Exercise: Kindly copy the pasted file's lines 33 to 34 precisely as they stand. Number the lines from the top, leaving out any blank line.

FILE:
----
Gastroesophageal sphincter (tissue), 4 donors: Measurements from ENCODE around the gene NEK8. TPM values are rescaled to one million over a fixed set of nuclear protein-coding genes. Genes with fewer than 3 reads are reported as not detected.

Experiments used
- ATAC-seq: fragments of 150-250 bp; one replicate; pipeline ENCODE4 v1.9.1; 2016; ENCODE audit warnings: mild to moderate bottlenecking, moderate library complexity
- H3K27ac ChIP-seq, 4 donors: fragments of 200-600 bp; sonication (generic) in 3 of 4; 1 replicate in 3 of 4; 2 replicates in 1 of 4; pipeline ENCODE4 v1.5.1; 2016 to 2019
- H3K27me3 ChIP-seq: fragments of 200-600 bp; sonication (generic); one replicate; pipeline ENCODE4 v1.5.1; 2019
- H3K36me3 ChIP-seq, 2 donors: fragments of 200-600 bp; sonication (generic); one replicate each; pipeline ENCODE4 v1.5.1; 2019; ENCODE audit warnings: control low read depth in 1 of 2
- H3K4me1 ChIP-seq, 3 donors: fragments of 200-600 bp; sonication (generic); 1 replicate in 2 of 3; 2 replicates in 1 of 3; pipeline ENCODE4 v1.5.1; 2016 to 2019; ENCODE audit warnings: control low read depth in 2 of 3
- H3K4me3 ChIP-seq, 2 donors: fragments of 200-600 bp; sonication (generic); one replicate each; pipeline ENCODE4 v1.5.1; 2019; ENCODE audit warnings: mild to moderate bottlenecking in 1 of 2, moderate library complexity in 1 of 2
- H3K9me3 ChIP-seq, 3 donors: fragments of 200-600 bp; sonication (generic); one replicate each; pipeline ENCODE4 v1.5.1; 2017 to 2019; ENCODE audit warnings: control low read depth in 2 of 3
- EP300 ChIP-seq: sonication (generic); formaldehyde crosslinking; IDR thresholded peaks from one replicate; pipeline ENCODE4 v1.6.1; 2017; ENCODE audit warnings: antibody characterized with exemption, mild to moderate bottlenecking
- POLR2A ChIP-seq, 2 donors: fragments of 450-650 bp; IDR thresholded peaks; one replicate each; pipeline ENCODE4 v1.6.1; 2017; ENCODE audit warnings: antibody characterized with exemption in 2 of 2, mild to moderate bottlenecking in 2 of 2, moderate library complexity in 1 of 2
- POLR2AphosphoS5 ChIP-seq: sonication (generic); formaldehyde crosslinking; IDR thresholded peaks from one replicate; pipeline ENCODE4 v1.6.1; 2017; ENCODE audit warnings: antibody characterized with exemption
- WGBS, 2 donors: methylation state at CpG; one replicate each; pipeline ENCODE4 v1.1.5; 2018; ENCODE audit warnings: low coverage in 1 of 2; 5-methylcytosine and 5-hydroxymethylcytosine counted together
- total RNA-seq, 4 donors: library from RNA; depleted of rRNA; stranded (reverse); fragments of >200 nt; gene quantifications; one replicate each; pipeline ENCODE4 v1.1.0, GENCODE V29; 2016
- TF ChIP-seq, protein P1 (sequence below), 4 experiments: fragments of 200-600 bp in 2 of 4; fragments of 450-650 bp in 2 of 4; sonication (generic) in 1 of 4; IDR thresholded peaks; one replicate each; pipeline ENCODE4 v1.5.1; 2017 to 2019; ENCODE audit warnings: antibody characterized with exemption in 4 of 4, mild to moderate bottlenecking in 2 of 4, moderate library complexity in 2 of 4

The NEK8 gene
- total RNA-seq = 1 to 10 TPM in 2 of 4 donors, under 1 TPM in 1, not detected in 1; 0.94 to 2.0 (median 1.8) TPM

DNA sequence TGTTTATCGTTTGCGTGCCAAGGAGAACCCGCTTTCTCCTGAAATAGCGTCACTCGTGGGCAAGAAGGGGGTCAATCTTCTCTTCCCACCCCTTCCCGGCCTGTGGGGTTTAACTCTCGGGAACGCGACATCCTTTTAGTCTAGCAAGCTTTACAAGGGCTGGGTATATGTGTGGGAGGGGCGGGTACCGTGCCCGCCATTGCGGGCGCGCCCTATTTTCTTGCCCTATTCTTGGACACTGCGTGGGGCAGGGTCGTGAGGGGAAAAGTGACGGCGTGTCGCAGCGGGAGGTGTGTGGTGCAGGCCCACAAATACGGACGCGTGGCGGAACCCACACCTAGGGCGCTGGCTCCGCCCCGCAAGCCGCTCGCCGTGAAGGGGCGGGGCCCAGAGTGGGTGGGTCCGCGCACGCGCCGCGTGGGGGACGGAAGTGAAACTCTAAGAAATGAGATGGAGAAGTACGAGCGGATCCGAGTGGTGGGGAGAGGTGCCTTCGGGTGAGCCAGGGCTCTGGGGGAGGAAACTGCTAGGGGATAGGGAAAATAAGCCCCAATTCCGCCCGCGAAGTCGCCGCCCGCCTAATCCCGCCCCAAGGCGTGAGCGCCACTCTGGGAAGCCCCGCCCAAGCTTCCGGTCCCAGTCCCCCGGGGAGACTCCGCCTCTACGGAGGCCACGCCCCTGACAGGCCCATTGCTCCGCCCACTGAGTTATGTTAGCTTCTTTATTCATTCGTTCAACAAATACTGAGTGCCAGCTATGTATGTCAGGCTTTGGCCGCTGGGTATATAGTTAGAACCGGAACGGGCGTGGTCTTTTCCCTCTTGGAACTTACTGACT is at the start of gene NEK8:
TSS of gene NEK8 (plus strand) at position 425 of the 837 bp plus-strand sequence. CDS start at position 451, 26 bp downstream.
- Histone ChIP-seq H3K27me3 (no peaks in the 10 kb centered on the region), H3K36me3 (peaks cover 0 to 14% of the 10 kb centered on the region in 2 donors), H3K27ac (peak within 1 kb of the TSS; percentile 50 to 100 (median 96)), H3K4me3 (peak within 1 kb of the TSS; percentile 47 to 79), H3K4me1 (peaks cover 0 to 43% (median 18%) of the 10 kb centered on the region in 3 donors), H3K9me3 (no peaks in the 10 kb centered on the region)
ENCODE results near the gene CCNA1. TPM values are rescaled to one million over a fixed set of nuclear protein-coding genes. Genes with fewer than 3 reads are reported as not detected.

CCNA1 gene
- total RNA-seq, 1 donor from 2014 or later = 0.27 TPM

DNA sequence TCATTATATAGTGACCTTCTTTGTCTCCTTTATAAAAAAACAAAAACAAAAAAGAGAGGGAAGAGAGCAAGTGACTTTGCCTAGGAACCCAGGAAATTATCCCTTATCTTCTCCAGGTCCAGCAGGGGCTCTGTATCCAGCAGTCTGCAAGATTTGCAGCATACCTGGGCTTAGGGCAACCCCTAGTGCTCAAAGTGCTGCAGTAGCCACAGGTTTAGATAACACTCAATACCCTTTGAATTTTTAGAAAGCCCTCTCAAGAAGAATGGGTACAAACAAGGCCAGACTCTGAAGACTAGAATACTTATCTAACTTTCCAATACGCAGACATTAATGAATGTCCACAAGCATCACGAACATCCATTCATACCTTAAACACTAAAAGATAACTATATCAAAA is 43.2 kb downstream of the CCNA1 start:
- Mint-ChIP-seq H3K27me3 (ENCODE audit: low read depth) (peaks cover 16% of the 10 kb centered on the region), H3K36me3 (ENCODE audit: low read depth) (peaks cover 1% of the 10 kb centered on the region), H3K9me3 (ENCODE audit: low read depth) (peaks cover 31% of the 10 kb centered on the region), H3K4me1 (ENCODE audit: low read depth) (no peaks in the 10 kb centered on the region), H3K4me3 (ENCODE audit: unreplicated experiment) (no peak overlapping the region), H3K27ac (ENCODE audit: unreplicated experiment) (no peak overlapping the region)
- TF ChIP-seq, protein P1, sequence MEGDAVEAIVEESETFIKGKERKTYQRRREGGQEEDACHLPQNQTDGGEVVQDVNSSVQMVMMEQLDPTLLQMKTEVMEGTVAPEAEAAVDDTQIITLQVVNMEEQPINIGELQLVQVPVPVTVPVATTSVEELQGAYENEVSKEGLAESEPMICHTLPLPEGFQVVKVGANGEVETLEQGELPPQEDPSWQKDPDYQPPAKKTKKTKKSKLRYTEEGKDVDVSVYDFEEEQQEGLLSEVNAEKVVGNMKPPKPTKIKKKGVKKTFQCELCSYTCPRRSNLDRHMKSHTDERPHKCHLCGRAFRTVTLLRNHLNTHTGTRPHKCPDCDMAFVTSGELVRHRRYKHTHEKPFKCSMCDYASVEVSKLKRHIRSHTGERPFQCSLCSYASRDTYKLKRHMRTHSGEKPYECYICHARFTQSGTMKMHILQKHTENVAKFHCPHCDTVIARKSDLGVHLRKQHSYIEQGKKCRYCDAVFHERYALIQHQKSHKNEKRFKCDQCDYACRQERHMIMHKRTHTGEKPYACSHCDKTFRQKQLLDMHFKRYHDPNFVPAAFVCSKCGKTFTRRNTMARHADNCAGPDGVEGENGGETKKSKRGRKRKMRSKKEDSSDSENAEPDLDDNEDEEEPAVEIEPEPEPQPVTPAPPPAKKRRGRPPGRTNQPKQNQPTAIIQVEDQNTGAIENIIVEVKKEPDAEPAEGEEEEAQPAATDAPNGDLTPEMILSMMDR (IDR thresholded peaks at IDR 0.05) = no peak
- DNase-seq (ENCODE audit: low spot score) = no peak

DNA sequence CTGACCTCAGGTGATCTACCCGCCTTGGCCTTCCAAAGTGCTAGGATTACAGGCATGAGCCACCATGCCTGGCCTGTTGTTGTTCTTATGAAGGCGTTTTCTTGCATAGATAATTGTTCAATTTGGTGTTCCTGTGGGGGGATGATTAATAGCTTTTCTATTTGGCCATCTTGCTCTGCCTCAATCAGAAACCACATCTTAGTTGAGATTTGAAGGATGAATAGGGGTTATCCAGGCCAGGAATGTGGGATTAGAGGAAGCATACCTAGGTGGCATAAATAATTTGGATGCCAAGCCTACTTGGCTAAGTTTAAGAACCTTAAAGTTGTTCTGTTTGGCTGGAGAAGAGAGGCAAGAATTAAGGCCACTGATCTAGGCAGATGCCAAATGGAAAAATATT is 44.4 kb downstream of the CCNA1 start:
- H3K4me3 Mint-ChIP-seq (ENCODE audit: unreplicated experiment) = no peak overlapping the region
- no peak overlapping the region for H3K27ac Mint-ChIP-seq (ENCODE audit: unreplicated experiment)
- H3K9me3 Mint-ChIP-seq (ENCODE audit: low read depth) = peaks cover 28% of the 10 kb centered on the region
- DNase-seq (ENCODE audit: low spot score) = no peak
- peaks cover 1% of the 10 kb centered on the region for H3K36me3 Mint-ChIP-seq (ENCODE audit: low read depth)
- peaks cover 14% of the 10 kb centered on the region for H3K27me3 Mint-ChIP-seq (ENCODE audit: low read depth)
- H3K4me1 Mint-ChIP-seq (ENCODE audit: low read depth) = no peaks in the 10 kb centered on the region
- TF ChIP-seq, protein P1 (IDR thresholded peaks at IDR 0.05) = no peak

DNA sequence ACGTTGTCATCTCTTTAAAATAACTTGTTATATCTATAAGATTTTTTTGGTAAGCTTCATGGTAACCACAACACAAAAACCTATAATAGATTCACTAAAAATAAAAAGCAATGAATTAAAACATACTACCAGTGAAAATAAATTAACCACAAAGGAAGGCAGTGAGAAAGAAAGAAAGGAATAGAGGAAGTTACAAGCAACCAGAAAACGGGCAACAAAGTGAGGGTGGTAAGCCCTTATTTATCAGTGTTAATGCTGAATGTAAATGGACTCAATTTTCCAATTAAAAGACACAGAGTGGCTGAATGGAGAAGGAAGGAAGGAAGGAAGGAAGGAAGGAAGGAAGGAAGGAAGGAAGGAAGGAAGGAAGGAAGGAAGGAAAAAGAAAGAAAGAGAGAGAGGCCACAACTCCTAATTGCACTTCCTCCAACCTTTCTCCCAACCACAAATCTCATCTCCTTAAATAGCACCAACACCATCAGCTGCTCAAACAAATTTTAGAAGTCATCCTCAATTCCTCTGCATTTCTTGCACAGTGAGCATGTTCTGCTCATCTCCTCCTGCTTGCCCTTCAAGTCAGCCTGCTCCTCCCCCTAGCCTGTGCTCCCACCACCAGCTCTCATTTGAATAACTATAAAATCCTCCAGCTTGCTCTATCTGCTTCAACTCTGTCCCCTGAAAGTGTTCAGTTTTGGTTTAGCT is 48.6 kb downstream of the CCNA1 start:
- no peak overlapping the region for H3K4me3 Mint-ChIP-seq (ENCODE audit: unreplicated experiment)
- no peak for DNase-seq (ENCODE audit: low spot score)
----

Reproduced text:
- peaks cover 1% of the 10 kb centered on the region for H3K36me3 Mint-ChIP-seq (ENCODE audit: low read depth)
- peaks cover 14% of the 10 kb centered on the region for H3K27me3 Mint-ChIP-seq (ENCODE audit: low read depth)